As noted in my previous post, the underlying justification for a Next Generation Network is neither a phone call nor a TV service. While the value proposition for each of these functions is more compelling under a NGN, the old networks get the job done.
The true justification for Next Generation Networks is the unlimited evolution of new digital services. These services will deliver improved outcomes in critical social areas such as health care, education, “smart” energy management, and environmental performance. These services will also deliver economic productivity improvements and a plethora of services targeted at individual personal performance and entertainment.
If there was no legacy network, it would be obvious that a fibre grid integrated with mobility wireless would be necessary to underpin even the most basic economic development. This is apparent to developing economies, which are bypassing the copper to the premise approach.
Legacy copper simply cannot compete either in cost or performance. The cost justification challenge for economies that already have legacy networks is: do the “incremental” benefits justify the costs?
There is typically a lot of “noise” from incumbents on the cost equation. This is understandable when you consider it is in the incumbent’s commercial interest to add the cost of the fibre grid to the cost of the copper grid that they already own. If this cost-plus model was accepted, then the end user would effectively be paying for two networks while using only one.
This is, of course, a good gig for the incumbent if they can get it.
Most incumbents argue that their legacy copper network is not a monopoly, or alternatively that network access prices should not be set by regulators based on depreciated costs. These arguments have tended to work in the past because their original monopoly was on phone calls and the regulations they worked within applied to phone call rates, and it is hard to transition these regulations into “network access” regulations.
The end result is that typically, incumbents make too much money from their legacy copper networks and therefore go to great lengths to avoid transitioning from the old copper network to a Next Generation Fibre to the Premise network.
In my view the primary cost focus should be on cost to the end user because ultimately it is about end user adoption. The objective should be to replace the copper with the fibre / wireless NGN while delivering the end user more value at the same price.
In most markets this can be achieved if the fibre network achieves high penetration; it is worth noting that legacy copper networks needed the same high penetration when they were implemented under a monopoly structure many years ago.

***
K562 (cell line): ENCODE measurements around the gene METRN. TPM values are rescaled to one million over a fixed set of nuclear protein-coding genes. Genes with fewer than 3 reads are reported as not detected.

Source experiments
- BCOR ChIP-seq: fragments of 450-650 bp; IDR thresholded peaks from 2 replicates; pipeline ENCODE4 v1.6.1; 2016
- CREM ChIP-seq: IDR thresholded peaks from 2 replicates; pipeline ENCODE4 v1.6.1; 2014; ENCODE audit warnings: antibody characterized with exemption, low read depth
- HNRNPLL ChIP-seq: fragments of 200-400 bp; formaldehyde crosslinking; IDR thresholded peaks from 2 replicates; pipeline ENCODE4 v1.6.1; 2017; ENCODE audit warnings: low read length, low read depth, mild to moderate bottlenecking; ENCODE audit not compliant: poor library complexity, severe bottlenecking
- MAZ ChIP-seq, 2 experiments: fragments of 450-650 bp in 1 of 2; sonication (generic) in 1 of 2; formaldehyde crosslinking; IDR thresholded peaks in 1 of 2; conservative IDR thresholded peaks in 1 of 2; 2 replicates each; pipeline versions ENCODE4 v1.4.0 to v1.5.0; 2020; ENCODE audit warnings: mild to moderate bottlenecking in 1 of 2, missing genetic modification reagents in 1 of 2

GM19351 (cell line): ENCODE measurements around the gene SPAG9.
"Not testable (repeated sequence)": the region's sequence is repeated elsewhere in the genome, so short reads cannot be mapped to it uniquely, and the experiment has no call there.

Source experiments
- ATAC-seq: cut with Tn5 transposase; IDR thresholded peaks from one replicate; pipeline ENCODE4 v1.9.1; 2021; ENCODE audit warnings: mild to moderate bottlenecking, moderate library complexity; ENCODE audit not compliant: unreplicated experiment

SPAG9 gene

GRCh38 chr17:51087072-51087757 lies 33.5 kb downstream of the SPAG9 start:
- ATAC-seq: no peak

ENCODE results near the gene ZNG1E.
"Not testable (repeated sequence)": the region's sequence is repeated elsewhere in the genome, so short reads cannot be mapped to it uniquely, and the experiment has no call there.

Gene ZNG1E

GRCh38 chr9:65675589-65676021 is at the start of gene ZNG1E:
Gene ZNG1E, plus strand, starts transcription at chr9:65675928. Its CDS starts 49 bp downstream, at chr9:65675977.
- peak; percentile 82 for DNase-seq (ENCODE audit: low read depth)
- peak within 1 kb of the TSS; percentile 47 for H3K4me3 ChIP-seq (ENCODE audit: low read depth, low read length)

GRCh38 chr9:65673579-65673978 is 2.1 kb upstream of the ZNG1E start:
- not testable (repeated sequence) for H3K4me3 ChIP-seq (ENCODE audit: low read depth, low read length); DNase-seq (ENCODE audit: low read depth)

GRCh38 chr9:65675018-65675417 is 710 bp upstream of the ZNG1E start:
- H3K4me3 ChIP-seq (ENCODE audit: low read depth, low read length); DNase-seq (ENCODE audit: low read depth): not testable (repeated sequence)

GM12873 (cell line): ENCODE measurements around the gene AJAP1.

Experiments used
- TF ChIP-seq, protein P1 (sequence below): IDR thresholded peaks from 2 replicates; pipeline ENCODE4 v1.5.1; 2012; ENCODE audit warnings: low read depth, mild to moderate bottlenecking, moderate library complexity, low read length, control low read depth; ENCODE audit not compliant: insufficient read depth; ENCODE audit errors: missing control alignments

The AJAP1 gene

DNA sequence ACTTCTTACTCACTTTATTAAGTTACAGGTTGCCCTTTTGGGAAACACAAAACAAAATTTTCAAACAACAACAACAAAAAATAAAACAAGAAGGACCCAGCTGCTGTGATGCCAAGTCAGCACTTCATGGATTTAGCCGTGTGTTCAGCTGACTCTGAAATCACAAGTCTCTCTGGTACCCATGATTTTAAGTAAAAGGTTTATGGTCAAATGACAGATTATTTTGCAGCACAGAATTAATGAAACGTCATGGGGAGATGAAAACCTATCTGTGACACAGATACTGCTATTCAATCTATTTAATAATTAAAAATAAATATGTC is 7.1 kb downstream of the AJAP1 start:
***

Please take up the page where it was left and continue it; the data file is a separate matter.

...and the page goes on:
It is quite pivotal to understand that, at high penetration, often fibre can replace legacy copper without increasing the price to the end user. This would be the case in New Zealand and Australia, for example. The challenge is not the cost of the fibre but rather the risk of not achieving high penetration in the near term if the fibre faces competition from legacy copper. With the right regulatory and industry structure (a topic for another day) end users will get more value for the same money because next generation electronics are actually less costly, more flexible and higher performing than legacy electronics.
Progressive governments, pursuing the critical collective benefits that arise from NGNs, typically provide some form of financial support for the private sector. Experts in the private sector use this financial support to offset the near term market adoption risk that arises from competition with the legacy copper network.
In France and Singapore, the financial support that the private sector competes for takes the form of grant funding, amounting to 30 to 40 percent of the underlying costs of the network.
The New Zealand rural initiative (RBI) is appropriately based on a competitive tender for grant funding because of the low market density and significant distances involved. The New Zealand urban initiative (UFB) is not a grant, but rather it is based on a government equity investment in partnership with the private sector.
Under this model, the government investment is purchased by the private sector as customers choose to use the fibre-based services. With high penetration, this approach works for New Zealand’s urban areas because of the increased market density and shorter fibre build distances.
So if end users can get more value and choice without having to pay more and the government can justify the financial support given the compelling outcomes, what is the problem? Why is this so complicated and often controversial?
In my experience, the material complications arise from the commercial interests of private sector participants whose profits rely on the legacy network and the legacy network industry structure.
The only way end users can get more value for money on a sustainable basis depends on the implementation of the Next Generation fibre / wireless technologies. Equally important is the transformation of the industry into two segments: an appropriately regulated transport / connectivity sector; and a “Web Services” sector that is based on open and free competition.
In this transformed industry vertically integrated legacy industry players are faced with many new and, for them, confronting concepts: open access, net neutrality, no competing with your customer, structural separation, and operational separation. These are just a few of the industry structure issues that arise because government bodies and end users have concluded that the legacy industry structure is not performing in the country’s best interest.